At a circus, which was fantastic, aside from the bear... which was really, really sad to watch.


They've built a series of permanent outdoor sets for filming movies. Here is the standard Korean War-era US Army den of iniquity.


Pyongyang Traffic Lady! In my humble opinion, vastly superior to traffic lights.


A sack race in the park on May Day (May 1). It was amazing seeing the locals having an utterly unscripted, really good time.


Gathering for a photo, May Day


One of my travel companions was in high demand
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Old 05-08-07, 09:25 PM   #6
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Cool.
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Old 05-08-07, 09:35 PM   #7
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Army jeep and mural


Cherry blossoms with Triumphal Arch and Ryugyong Hotel


Funfair! We went on a roller coaster, which was utterly terrifying: the seatbelt was two pieces of rope that you had to tie yourself.


View from Juche Tower


Juche Tower up close


Monument in front of Juche Tower, with Ryugyong Hotel in the distance (I became a bit obsessed with the Ryugyong Hotel...)


In front of the Monument to Party Foundation. In addition to the hammer and sickle (or hoe), there is the writing brush, representing the intellectuals. This, so the story goes, was an addition by Kim Il Sung himself. The Hammer/Hoe/Brush logo, the symbol of the Korean Worker's Party, is everywhere. Interestingly, there are actually two other parties, but we were told that they operate on a "friendship" system, rather than an adversarial one. Take that as you will...


Out at the seaside now, near the city of Nampo. This woman is wearing a traditional Korean dress. I was a bit worried about restrictions on taking pictures of people, so don't really have many pictures of them from the front.


Kim Jong Il at the West Sea Barrage, built to prevent flooding and for irrigation purposes.


I couldn't resist. The framing is a bit off, but there you go.
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Old 05-08-07, 09:42 PM   #8
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This picture made me LOL

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Old 05-08-07, 09:46 PM   #9
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By the way, mods -- could you put a "56k beware" warning on the thread title? Thanks...



We weren't allowed to take many pictures of the countryside, but I did manage to get this one. The village is fairly typical of many we saw that day. All had communal wells out in front, and no electricity. Other villages we saw were noticeably poorer (houses in much rougher shape), but we couldn't take pictures of those. There were also villages that had clearly been recently renovated, and looked quite sharp.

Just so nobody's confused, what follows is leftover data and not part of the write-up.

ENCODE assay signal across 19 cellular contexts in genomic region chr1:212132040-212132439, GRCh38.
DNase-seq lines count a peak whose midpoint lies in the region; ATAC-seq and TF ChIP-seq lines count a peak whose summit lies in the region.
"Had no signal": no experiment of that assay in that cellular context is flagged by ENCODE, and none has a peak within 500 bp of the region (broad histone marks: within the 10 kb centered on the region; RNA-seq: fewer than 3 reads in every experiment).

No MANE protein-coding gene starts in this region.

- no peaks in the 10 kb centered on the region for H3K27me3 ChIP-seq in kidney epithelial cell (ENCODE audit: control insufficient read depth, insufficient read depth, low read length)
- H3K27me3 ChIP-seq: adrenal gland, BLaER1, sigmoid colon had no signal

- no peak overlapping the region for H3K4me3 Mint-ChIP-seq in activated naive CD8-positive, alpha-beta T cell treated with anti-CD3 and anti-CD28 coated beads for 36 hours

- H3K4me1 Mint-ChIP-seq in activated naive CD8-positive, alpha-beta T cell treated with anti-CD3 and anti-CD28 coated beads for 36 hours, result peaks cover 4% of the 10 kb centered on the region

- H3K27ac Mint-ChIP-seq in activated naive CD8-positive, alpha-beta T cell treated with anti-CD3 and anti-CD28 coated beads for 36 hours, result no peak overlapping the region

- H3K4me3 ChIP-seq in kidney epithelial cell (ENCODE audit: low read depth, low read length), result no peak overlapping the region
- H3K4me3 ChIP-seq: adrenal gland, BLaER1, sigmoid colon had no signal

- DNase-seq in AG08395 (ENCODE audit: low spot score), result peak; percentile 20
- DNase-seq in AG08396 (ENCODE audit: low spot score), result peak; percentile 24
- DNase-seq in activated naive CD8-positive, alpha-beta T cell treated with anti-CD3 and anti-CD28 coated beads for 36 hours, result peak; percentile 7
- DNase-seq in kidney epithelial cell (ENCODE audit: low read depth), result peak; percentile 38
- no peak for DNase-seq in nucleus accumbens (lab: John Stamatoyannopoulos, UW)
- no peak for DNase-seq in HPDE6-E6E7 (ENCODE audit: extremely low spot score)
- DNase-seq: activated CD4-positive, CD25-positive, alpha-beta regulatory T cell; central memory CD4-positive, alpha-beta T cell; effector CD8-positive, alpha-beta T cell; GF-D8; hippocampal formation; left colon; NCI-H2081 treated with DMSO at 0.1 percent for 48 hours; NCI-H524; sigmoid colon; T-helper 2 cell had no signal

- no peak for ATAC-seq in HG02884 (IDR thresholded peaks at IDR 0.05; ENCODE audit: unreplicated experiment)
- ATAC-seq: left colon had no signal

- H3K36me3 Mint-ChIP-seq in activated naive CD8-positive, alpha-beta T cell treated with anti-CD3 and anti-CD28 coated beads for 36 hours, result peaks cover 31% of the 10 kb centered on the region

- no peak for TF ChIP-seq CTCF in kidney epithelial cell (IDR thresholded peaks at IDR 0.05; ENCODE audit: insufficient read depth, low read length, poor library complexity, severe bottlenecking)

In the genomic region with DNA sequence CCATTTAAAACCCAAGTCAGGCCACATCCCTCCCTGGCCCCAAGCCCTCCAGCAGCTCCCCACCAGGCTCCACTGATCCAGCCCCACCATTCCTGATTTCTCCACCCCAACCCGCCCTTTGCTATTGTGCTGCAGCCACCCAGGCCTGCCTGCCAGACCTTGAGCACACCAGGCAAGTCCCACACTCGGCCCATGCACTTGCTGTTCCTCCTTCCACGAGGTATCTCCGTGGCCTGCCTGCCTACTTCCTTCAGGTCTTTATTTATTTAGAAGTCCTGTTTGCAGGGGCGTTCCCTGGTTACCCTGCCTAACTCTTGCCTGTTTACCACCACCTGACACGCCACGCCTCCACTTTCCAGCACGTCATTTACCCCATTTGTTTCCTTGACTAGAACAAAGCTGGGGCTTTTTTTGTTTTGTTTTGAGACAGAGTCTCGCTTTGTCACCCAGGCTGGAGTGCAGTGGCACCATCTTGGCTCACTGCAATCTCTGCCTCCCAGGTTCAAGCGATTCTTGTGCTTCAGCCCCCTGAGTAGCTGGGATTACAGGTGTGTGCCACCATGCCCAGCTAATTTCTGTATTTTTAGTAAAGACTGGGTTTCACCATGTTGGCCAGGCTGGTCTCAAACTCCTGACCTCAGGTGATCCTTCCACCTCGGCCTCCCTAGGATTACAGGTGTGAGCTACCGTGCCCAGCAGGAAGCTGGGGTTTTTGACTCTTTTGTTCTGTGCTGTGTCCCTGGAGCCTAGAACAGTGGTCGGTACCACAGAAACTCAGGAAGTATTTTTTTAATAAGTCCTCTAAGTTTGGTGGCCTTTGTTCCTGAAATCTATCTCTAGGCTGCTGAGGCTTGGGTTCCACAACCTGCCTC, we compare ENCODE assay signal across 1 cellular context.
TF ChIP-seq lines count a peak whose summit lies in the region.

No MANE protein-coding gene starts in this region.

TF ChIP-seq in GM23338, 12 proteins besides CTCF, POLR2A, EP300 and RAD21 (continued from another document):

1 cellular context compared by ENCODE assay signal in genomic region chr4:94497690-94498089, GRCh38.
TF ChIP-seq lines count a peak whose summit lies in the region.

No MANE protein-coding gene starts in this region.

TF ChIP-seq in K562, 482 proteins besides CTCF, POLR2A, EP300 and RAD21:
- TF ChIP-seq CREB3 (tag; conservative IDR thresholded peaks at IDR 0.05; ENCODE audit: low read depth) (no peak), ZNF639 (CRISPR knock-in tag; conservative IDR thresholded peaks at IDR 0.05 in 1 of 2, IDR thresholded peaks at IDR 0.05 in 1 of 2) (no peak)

Mural in front of the American Atrocities Museum. A sobering place, but it was hard to tell what was fact and what was exaggeration (edit: or outright fiction). Over the course of the trip, we heard several times that the General MacArthur-led UN troops ("troops of the US imperialist aggressors and their satellites") had used biological weapons during the conflict -- I'm not so sure that's true. What is true is that a staggering number of bombs were dropped, and that a lot of these involved napalm. That stuff is nasty enough on its own without any biological weapons too.


At the Liberation monument in Pyongyang, Ryugyong Hotel (of course) in background


Liberation monument


Liberation monument


Liberation monument


Pyongyang by night from my window


Pyongyang by night from my window -- I find that all the apartment lights having the same colour looks eerie


Juche Tower and May Day stadium at night (also from my window)


Our guide at the Great Fatherland Liberation War (Korean War) museum

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Old 05-08-07, 09:53 PM   #10
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White Rabbit! Nice pictures.
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Old 05-08-07, 10:00 PM   #11
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Wrapping up here...


Pyongyang streets, from Grand People's Study Hall, a sort of huge library / lecture hall place that's open to the public (if they have time off from work to visit it, that is...). I had heard a lot about Pyongyang's streets being "deserted", but they seemed full of people to me. There were few cars, but that's sort of to be expected. Not as many bicycles as I would have expected, but I imagine there are restrictions on bike ownership.